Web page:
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Today's News

  • Sex ed material included in 5th grade hygiene packets

    The school division got an unpleasant surprise in the personal hygiene packets sent home with fifth graders at Otter River Elementary at the end of the school year, according to Ryan Edwards, Bedford County Public Schools' spokesman.

  • Chamber holds town hall meeting

    The Bedford Area Chamber of Commerce held it's first town hall meeting over lunch at Liberty Lake Park last week.

    Bedford Mayor Skip Tharp said that the number one issue for the city right now are talks with the county on the city's reversion to town status. He said that the talks are making positive progress and although residents of the town will get both a town and a county tax bill, he hopes that the combined total will be less than they now pay.

    "Nobody has any secret agendas," he said.

  • Camp helps youth understand history of World War II

    Making education fun is the National D-Day Memorial Foundation's approach to teaching youth about World War II.

    Every summer the Foundation holds a day camp, lasting three days, at the D-Day Memorial. Youth have an opportunity to don period attire, eat treats made from World War II recipe books and, at the end, share what they've learned with their parents. The camp can take up to 40 children and it filled up this year, with a waiting list, according to April Cheek, the Foundation's education director.

  • BCLP honors group's founders

    Bedford Citizens for Land Preservation (BCLP) honored two of its own with its third annual Barbar Hatcher award.

    The award was presented to Steve Stevick and Nancy Raine, two people who were at the grass roots of this grass roots organization.

    According to Annis McCabe, Raine and Jim Jones created a DVD that illustrated the need of preserving the county's farmland and forest.

  • The art of woodworking

    Termites would not receive a warm reception from the Central Virginia Woodworkers Guild, but anybody else interested in wood would be welcome.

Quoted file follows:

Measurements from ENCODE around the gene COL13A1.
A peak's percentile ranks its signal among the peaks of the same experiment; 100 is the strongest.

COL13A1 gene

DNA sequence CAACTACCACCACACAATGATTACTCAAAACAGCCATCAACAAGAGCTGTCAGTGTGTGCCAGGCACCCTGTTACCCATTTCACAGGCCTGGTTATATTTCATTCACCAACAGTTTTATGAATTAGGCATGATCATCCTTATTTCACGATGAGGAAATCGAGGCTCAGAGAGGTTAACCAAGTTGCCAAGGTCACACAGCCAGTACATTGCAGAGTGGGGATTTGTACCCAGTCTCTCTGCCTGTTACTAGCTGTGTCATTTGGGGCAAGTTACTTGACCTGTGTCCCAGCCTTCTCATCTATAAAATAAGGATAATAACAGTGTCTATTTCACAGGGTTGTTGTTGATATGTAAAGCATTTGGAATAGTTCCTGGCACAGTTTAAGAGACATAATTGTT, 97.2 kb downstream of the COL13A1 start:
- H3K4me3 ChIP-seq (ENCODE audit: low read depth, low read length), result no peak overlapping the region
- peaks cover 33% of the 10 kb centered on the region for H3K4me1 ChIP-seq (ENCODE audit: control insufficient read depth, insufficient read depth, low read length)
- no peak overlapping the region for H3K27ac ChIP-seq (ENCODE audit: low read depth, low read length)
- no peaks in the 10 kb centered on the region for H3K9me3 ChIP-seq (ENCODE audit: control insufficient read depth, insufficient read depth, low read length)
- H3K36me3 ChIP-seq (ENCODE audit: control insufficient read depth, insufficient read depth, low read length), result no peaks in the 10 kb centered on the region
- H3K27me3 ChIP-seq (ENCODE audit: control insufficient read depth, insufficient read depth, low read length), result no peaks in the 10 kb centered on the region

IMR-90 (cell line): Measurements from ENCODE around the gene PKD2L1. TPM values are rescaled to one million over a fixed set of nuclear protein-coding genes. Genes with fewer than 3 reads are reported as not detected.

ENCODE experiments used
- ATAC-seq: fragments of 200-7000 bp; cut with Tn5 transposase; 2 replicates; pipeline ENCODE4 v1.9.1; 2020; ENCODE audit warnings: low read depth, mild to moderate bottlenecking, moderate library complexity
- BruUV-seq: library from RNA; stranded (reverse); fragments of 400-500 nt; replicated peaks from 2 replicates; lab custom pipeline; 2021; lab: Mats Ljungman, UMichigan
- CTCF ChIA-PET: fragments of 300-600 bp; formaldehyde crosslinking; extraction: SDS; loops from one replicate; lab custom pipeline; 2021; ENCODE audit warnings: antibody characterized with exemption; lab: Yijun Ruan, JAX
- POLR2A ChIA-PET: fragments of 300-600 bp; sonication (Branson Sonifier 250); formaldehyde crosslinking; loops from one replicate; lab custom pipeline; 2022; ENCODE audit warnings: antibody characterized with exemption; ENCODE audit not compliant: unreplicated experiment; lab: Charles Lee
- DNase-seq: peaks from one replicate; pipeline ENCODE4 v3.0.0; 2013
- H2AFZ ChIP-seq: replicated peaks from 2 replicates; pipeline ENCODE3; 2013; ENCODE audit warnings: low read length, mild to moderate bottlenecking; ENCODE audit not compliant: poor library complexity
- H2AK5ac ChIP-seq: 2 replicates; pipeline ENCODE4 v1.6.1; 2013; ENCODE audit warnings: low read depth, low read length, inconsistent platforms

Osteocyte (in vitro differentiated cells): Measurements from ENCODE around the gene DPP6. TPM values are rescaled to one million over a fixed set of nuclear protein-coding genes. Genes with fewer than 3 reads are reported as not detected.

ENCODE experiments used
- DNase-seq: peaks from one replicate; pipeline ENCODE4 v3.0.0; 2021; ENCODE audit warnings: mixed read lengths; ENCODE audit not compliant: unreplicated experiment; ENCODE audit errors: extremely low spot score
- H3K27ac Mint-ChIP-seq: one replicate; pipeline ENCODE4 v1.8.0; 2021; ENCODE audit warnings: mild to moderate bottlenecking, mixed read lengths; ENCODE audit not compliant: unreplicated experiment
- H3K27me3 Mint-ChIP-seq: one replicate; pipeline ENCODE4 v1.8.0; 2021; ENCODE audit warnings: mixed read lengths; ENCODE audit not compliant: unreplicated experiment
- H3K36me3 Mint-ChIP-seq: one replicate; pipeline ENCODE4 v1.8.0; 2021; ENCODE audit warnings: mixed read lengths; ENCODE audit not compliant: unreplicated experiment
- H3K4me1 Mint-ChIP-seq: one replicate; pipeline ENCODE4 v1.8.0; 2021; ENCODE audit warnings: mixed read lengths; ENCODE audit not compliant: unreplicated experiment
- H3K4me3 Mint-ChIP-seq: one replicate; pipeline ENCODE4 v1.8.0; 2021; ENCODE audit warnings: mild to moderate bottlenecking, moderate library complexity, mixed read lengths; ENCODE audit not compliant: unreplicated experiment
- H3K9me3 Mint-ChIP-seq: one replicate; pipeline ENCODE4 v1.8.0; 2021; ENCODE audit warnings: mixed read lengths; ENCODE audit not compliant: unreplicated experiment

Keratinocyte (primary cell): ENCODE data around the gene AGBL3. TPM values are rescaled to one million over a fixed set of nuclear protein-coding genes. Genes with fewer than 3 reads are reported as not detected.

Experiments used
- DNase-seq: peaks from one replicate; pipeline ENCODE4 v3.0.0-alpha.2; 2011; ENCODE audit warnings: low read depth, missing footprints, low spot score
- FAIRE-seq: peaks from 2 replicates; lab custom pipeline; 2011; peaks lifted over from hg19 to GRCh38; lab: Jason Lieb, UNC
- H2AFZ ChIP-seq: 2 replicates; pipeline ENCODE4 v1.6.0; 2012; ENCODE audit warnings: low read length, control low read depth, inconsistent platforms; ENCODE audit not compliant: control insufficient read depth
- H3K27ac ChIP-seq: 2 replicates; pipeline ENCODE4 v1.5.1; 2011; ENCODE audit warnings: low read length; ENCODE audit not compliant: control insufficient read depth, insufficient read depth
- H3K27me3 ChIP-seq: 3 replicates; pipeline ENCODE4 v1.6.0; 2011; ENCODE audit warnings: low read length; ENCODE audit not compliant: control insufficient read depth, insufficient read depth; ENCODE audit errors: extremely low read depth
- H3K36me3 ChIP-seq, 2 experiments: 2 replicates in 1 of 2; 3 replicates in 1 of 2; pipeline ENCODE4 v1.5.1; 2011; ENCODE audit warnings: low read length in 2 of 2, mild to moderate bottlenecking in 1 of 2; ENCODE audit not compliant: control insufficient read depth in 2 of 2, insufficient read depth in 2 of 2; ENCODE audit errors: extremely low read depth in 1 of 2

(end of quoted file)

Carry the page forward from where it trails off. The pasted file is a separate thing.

The guild, based in Lynchburg but with many Bedford area members, always has room for a few more folks interested in the craft. Members range from accomplished artisans to beginners. The organization, founded 10 years ago by Carl Miller, currently has 50 members.

    Todd Holt and James Jones represent the professional end of the spectrum, as does Roger Henderson.

  • School board won't pursue 4-day school week

    The Bedford County School Board briefly took a look at a four-day school week in order to cope with rising diesel costs. The board shelved the idea after concluding that it would create more problems than it would solve.

    Dr. James Blevins, superintendent of schools, told the board that savings are so soft that they could not count on them. He said that estimated savings would be less than $10,000 and contracts with school bus drivers and cafeteria workers would be an issue.

  • Providing for our men and women in uniform

    Last week, the House of Representatives passed, with my support, important legislation, the Supplemental Appropriations Bill, which continues to fund our military operations abroad and expands the education benefits for our returning service members, without raising taxes on the American people.

  • Drilling moratorium should be lifted

    Last week’s newsletter discussed the efforts by some of us on the Interior Subcommittee of the House appropriations Committee to get an amendment adopted to lift the moratorium on drilling for oil and natural gas on the outer continental shelf in at Atlantic and Pacific Oceans and the Gulf of Mexico. Since that newsletter, there have been some further developments.

  • Protect Smith Mountain Lake

    What is TLAC’s Protect Smith Mountain Lake Campaign?

    Everyone who enjoys Smith Mountain Lake can take measures to protect the lake. The Tri-County Lake Administrative Commission’s (TLAC) Awareness Campaign brings attention to measures we can all take to protect this valuable resource.

  • Food and water safety

    Today is the third edition in Virginia Cooperative Extension’s series.

    We’ve given you several tips about how to ready your family for emergencies and disasters. But maybe you still have questions about food? What type of water is safe to use? What ways can you cook when the power goes off? How long will your food stay fresh when the power goes off? We plan on answering these questions today.